As more people get vaccinated, Check Point Research (CPR) spots a new trend where hackers have begun to offer fake vaccination certificates impersonating official entities on the darknet. Advertisements selling alleged coronavirus vaccines have spiked 300% in the last three months and expanded to offer Johnson & Johnson, AstraZeneca, Sputnik, SinoPharm brands for as low as US$500.
In January 2021, CPR first reported on its observation of hundreds of advertisements on the Darknet purporting to sell the vaccine for as low as US$500. The number of adverts has now more than tripled to 1,200. And according to researchers, activity on the Darknet has expanded to offer fake vaccination cards from the Centres for Disease Control and Prevention (CDC) for US$200 a pop. Other activities include offers to buy fake negative COVID-19 tests under ‘buy two get the third for free’ deals, as well as a DIY version of a negative COVID-19 test that can be generated in less than 30 minutes for as low as US$25. The Darknet now sells services on all types of certificates related to coronavirus – tests and vaccinations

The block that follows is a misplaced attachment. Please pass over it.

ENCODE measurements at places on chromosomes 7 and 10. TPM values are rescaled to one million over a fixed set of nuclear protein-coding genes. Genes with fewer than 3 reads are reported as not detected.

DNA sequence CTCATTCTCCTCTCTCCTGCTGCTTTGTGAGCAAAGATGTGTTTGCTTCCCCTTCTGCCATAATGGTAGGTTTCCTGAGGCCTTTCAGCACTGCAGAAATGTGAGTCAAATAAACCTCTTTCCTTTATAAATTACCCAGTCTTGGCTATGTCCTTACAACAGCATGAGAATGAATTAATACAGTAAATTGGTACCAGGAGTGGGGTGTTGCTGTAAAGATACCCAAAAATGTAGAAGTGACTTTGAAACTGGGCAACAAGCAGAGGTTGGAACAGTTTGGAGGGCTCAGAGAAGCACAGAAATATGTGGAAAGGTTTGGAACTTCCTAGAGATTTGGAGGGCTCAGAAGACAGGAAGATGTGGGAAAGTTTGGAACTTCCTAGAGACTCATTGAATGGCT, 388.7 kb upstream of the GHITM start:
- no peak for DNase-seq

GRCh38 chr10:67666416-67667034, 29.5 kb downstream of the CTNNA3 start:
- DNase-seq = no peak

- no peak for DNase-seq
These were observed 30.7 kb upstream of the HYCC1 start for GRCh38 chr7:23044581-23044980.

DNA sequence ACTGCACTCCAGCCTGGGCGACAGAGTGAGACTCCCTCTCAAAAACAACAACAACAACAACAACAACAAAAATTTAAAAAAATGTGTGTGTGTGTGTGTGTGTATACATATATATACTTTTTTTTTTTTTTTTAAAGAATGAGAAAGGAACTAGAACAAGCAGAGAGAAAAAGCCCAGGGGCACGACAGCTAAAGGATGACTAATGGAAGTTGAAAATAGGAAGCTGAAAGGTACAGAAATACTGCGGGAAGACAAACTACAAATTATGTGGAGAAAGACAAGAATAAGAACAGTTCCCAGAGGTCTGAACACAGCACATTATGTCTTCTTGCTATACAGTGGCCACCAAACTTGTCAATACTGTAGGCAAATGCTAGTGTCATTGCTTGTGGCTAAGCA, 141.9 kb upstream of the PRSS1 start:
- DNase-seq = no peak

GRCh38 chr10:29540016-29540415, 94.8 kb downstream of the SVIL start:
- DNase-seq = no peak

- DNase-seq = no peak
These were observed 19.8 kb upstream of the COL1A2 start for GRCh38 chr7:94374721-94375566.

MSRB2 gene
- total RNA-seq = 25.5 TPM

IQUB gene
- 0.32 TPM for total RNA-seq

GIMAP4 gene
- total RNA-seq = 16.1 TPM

In addition, the darknet is the part of the internet that isn’t visible to search engines, where hackers exchange resources, such as stolen credit card numbers, drugs, cyber weapons, software that helps break into people’s computers – and now, coronavirus services.
A range of counterfeit coronavirus vaccines are being offered on the Darknet for as low as US$500 a dose. The vaccines advertised include:
- Oxford – AstraZeneca at US$500,
- Johnson & Johnson at US$600
- Russian Sputnik vaccine at US$600
- Chinese SINOPHARM vaccine at US$500
CPR has provided visual examples of each brand of vaccine advertisement in its latest publication.Click below to share this article